Though the issue of giving reservations to minorities in education and jobs may still be justified to some extent I really cannot see why they need to be given special treatment in criminal cases, be it by them or against them. A crime is a crime. Why should the victim’s or for that matter, the criminal’s religion have any bearing on the process of law or the amount of punishment to be meted out? If religion is the rallying point for the state to dish out punishment to perpetrators then how different is it from the motive behind the crimes committed by these very perpetrators. By extension therefore, in such a scenario how different will the state itself be from those criminals who kill in the name of religion? Wouldn’t we as a secular nation flout the basic criteria of any secular civil society or is it that we’re now becoming nonsecular though in the opposite sense?
If the govt still wants to argue that there is no assurance that people of one community will not gang up to attack people from other communities, they can address this issue by bringing about a bill which deals with ‘organized and premeditated attack by a group/person on another group/person’, in which the motive of the attack is clearly established as being ‘religious differences’. Such a bill would take care of citizens belonging to all religions, minority as well as majority.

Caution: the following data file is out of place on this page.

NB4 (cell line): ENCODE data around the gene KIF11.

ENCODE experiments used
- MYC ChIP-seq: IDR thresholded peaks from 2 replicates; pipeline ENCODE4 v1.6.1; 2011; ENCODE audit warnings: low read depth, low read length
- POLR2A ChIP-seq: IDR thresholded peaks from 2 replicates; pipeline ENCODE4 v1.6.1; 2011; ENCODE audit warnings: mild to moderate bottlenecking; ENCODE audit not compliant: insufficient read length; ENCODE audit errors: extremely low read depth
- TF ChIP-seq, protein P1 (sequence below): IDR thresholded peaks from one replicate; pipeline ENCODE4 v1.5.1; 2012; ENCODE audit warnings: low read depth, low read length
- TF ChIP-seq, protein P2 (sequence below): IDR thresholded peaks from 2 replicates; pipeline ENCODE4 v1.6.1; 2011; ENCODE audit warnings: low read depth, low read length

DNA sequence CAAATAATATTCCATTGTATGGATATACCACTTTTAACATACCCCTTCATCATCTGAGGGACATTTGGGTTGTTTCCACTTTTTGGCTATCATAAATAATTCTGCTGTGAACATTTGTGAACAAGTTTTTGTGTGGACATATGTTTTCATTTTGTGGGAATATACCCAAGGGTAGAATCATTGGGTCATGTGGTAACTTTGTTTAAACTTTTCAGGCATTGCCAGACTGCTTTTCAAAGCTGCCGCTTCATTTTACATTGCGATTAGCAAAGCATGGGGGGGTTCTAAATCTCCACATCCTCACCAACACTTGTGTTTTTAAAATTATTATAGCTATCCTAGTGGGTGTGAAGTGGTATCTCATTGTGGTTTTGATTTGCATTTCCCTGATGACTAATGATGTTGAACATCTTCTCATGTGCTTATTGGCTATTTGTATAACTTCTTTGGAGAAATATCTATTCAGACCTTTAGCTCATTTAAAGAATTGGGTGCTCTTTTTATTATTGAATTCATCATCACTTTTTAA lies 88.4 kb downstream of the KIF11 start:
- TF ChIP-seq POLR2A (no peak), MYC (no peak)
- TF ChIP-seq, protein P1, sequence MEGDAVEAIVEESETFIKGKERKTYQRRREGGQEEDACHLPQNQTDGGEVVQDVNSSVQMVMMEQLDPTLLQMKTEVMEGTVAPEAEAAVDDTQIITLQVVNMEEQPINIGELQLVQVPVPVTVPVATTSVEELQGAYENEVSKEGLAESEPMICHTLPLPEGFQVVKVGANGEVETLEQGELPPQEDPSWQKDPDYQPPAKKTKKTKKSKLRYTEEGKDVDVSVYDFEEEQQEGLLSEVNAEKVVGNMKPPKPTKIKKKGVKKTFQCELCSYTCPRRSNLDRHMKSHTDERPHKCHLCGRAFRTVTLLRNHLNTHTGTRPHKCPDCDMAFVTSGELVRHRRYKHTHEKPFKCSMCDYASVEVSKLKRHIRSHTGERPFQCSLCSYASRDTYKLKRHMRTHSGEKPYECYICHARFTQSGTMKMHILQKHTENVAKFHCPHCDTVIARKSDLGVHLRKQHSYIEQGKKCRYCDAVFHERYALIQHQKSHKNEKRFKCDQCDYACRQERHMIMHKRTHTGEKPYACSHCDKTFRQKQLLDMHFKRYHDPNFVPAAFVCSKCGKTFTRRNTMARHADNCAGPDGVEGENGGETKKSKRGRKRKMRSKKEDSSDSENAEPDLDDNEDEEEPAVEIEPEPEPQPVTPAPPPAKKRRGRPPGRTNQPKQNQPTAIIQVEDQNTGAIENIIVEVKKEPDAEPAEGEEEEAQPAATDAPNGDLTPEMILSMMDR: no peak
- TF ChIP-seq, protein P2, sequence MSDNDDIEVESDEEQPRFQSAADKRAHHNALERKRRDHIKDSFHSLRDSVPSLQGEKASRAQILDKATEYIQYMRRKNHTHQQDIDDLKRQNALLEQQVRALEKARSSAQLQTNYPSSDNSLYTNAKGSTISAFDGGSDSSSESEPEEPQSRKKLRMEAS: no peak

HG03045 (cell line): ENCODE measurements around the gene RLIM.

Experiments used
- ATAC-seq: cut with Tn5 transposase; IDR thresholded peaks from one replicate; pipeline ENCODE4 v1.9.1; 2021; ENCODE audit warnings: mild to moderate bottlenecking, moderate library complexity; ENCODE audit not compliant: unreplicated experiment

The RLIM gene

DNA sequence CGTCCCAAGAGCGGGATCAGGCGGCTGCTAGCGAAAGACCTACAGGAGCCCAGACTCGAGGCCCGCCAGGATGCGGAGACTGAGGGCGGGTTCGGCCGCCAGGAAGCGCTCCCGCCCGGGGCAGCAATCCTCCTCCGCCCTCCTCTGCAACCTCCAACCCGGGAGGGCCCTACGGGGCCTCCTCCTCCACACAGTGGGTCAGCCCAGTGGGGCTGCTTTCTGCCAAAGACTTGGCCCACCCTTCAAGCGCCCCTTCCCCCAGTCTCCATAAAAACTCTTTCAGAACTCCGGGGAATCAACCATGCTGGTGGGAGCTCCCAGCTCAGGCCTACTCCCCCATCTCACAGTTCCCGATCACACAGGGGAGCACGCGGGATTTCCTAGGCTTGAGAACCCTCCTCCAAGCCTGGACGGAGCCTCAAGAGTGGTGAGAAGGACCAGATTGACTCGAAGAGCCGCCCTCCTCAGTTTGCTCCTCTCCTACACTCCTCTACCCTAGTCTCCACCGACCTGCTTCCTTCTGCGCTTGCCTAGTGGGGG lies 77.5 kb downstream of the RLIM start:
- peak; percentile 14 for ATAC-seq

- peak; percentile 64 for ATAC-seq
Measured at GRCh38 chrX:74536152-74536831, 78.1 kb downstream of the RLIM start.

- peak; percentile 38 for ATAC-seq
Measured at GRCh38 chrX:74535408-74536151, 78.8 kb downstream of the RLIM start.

If our forefathers, while drafting our constitution, did not define the term minority in it they were not fools. They deliberately left it vague for the scars of partition to heal and to enable us to learn to live together peacefully. The leaders of the then Congress party knew very well that concept of minority and majority communities should not be argued beyond a point. But this is not 1950. The Congress of today is not what it was either.
At that time, Congress did not have any major political challengers. Today there are far too many, both at the state as well as national level. Today, Congress feels that just by reaching out to minorities only, they can retain power as, according to them, the Hindu vote would surely be divided. They don’t realize that such polarization can only further communal tensions. Or may be they do but care two hoots as long as they get to come back to power. In their wisdom, secularism implies bashing Hindus and Hinduism. And therefore, there is little doubt that the overall aim of this bill is to ban RSS, VHP and other such like organizations at the slightest opportunity.
At a time when there aren’t any major communal tension cases anywhere in the country and people are learning to live peacefully as witnessed after Ram Janambhoomi verdict by the Allahabad High Court, Congress’s bill is sure to re-polarize our society once again. What Congress does not realize is that if polarization is taken to it’s extremes, it’ll be detrimental to it’s own prospects. And by bringing this bill they may just be shooting themselves in their own foot.
Before I sign off for today, let me ask the minority affairs minister of India, Mr Salman Khursheed whether the welfare of Hindus in states where they are in minority is part of his charter or not? I’m quite sure it isn’t. But then, Hindus haven’t been really part of Congress’s charter for a long time now. I guess we’re fast becoming second rate citizens in our own country, our numbers be damned."